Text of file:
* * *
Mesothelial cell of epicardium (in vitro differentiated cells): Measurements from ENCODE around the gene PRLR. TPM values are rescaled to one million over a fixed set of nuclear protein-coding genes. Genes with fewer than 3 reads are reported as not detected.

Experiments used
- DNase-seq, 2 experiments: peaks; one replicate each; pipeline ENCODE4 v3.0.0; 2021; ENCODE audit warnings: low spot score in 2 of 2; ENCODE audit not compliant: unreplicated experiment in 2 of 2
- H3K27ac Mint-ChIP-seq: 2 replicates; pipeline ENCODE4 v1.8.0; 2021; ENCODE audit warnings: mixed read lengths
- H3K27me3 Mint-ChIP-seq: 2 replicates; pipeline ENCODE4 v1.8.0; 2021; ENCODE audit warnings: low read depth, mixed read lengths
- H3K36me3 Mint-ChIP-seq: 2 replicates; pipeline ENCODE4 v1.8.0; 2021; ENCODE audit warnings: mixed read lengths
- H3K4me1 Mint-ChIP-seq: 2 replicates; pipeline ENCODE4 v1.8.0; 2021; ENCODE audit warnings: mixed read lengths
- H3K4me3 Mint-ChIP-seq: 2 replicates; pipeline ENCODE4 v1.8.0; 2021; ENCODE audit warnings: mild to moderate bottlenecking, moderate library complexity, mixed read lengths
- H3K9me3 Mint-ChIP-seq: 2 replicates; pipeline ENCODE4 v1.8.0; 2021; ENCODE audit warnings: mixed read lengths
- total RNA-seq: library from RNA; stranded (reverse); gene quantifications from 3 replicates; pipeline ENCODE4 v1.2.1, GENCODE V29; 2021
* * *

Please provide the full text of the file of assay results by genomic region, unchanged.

Mesothelial cell of epicardium (in vitro differentiated cells): Measurements from ENCODE around the gene PRLR. TPM values are rescaled to one million over a fixed set of nuclear protein-coding genes. Genes with fewer than 3 reads are reported as not detected.

Experiments used
- DNase-seq, 2 experiments: peaks; one replicate each; pipeline ENCODE4 v3.0.0; 2021; ENCODE audit warnings: low spot score in 2 of 2; ENCODE audit not compliant: unreplicated experiment in 2 of 2
- H3K27ac Mint-ChIP-seq: 2 replicates; pipeline ENCODE4 v1.8.0; 2021; ENCODE audit warnings: mixed read lengths
- H3K27me3 Mint-ChIP-seq: 2 replicates; pipeline ENCODE4 v1.8.0; 2021; ENCODE audit warnings: low read depth, mixed read lengths
- H3K36me3 Mint-ChIP-seq: 2 replicates; pipeline ENCODE4 v1.8.0; 2021; ENCODE audit warnings: mixed read lengths
- H3K4me1 Mint-ChIP-seq: 2 replicates; pipeline ENCODE4 v1.8.0; 2021; ENCODE audit warnings: mixed read lengths
- H3K4me3 Mint-ChIP-seq: 2 replicates; pipeline ENCODE4 v1.8.0; 2021; ENCODE audit warnings: mild to moderate bottlenecking, moderate library complexity, mixed read lengths
- H3K9me3 Mint-ChIP-seq: 2 replicates; pipeline ENCODE4 v1.8.0; 2021; ENCODE audit warnings: mixed read lengths
- total RNA-seq: library from RNA; stranded (reverse); gene quantifications from 3 replicates; pipeline ENCODE4 v1.2.1, GENCODE V29; 2021